Migrant workers would be prioritized for entry based on a points system that accounts for vaccine status, country of origin and accommodation as part of a plan to reopen to migrants by the end of the month, the Ministry of Labor (MOL) said yesterday.
Officials shared the plan while being questioned by members of the legislature’s Social Welfare and Environmental Hygiene Committee, who pressed the ministry on easing border restrictions for foreign workers amid a worsening labor shortage.
The point-based system, intended to reduce the strain on quarantine facilities, has already been submitted to the Central Epidemic Command Center for approval, Workforce Development Agency Director-General Tsai Meng-liang (蔡孟良) told reporters on the sidelines of the meeting.
Migrant workers seeking entry to Taiwan would be rated based on their vaccine status, the COVID-19 situation in their country of origin and the type of accommodation they would have after arriving, Tsai said.
Priority would be given to applicants with high scores who are therefore considered at low risk of spreading the virus, he added.
The number of vaccine doses an applicant had received would factor in the score, with a single dose still counting for a relatively high number of points, he said, adding that acceptable brands would be determined by the center.
High-scoring accommodations would be those in which the occupant has their own bathroom facilities and at most one roommate, while dorms with many shared facilities would receive fewer points, Tsai said.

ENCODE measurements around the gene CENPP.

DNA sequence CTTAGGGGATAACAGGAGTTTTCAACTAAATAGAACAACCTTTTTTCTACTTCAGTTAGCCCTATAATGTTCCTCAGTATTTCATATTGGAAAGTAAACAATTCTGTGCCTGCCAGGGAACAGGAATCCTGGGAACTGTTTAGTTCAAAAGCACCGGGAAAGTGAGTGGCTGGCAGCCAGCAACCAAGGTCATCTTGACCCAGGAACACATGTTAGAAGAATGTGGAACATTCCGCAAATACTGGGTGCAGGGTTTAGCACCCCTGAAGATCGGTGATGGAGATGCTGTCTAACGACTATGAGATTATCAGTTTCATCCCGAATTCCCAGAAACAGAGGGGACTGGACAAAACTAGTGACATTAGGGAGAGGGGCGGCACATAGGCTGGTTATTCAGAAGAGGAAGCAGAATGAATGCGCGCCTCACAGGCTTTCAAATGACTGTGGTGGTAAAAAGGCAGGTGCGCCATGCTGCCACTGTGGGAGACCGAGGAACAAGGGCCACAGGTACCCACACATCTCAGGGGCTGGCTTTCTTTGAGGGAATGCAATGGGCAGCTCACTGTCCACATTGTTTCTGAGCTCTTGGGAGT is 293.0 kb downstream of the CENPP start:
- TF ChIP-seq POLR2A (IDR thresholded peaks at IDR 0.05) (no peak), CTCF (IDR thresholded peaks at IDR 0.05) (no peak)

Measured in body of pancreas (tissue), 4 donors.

The number of quarantine beds available each week would determine how many people would be allowed to enter the country, he said.
For instance, if there are 200 beds, the top 200 scorers would be allowed in that week, he said, but added that not many beds would be available at the start.
If two people have the same score, whoever turned in their application first would receive priority, Tsai said.
The measures are strict because many migrant workers come from countries facing severe COVID-19 outbreaks, Minister of Labor Hsu Ming-chun (許銘春) said.
Indonesia, for example, has been recording about 1,000 cases per day, while Thailand, the Philippines and Vietnam are reporting thousands of cases daily, Hsu said.
The ministry does not want the policy to become a weak spot in the nation’s defenses against COVID-19, Hsu added.
Additional reporting by Chen Tzu-wen
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